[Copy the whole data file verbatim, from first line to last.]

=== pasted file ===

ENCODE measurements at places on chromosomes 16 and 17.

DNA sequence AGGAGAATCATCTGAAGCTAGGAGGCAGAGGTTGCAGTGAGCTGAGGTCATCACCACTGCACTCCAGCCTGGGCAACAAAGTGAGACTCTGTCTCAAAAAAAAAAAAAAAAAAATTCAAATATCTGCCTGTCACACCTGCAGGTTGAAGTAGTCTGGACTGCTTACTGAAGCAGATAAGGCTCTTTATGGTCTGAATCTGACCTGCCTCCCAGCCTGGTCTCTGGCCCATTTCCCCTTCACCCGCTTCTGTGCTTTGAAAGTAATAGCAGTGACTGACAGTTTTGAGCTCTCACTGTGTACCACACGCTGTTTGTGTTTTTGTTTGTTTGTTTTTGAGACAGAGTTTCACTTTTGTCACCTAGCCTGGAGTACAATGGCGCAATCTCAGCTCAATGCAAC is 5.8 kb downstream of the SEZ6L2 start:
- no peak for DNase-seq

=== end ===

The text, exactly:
ENCODE measurements at places on chromosomes 16 and 17.

DNA sequence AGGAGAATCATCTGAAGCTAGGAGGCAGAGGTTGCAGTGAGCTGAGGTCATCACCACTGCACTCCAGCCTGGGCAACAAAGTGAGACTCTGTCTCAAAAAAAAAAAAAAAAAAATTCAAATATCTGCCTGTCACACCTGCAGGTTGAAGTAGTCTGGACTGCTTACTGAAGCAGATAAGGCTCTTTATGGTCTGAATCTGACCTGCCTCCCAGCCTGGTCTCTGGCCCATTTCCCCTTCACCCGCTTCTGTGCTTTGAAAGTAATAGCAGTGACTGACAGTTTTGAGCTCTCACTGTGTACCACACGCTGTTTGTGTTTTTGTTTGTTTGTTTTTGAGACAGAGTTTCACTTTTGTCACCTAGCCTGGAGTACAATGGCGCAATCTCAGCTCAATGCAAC is 5.8 kb downstream of the SEZ6L2 start:
- no peak for DNase-seq